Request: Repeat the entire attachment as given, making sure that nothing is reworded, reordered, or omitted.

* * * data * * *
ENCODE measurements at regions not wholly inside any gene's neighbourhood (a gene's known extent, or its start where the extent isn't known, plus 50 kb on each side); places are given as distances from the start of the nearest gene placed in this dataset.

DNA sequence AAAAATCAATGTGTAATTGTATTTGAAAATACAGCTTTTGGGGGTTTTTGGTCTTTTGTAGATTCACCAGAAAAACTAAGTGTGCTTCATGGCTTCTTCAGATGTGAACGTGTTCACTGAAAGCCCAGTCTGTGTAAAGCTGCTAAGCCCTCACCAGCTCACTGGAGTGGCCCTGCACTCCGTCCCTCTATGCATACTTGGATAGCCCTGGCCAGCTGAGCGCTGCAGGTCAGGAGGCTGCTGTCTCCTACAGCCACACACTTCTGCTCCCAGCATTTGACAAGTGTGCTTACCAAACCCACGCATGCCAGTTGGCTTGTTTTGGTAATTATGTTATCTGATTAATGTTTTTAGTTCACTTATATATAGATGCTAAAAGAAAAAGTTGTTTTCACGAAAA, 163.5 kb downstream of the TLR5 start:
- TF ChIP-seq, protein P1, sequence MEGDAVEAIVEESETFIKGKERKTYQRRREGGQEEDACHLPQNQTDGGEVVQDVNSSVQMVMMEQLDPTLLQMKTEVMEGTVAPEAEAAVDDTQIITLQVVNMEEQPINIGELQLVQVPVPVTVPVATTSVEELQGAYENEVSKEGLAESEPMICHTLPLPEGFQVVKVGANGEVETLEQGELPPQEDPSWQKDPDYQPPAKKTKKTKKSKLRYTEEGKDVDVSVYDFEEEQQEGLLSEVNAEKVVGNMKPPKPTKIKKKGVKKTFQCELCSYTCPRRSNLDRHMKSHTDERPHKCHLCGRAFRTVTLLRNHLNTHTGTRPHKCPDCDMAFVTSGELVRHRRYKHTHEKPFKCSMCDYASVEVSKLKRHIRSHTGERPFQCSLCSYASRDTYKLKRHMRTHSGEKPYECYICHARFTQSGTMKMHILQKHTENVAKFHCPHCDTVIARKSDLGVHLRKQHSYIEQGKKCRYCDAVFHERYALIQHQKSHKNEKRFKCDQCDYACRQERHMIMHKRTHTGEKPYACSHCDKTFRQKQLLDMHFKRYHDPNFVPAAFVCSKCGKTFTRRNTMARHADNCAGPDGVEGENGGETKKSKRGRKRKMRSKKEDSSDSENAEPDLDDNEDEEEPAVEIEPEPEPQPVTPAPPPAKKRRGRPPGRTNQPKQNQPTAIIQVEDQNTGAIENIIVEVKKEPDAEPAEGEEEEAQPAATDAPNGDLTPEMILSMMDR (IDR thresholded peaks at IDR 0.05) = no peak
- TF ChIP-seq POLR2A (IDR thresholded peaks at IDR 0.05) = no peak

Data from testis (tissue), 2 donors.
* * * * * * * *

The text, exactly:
ENCODE measurements at regions not wholly inside any gene's neighbourhood (a gene's known extent, or its start where the extent isn't known, plus 50 kb on each side); places are given as distances from the start of the nearest gene placed in this dataset.

DNA sequence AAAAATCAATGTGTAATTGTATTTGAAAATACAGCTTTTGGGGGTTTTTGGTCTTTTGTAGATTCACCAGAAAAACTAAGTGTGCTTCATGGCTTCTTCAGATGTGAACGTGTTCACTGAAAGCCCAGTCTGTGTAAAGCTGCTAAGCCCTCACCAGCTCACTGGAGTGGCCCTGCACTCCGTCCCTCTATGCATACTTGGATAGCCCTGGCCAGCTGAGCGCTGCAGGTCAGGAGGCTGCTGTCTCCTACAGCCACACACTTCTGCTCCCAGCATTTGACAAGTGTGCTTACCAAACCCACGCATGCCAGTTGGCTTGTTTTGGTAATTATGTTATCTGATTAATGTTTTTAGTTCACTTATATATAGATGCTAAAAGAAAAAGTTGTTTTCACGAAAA, 163.5 kb downstream of the TLR5 start:
- TF ChIP-seq, protein P1, sequence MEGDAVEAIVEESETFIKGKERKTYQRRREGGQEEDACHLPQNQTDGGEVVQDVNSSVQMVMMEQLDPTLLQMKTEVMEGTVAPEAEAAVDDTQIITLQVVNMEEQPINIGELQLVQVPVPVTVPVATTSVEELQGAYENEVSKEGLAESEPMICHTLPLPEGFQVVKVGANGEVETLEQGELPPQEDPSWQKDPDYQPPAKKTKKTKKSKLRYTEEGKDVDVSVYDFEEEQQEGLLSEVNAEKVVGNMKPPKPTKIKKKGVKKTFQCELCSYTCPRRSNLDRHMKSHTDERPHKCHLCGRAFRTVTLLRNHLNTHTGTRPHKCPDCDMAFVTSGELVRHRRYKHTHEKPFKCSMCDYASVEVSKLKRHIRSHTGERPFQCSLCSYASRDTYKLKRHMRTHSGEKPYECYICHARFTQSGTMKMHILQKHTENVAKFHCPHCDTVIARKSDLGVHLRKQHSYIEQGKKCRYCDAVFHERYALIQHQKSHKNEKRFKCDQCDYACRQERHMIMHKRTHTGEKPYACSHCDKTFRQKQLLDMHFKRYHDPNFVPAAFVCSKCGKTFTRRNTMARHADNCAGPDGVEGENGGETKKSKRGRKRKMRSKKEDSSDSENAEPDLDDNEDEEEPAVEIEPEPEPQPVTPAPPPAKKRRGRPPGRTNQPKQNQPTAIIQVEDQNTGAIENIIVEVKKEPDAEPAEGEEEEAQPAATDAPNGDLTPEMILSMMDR (IDR thresholded peaks at IDR 0.05) = no peak
- TF ChIP-seq POLR2A (IDR thresholded peaks at IDR 0.05) = no peak

Data from testis (tissue), 2 donors.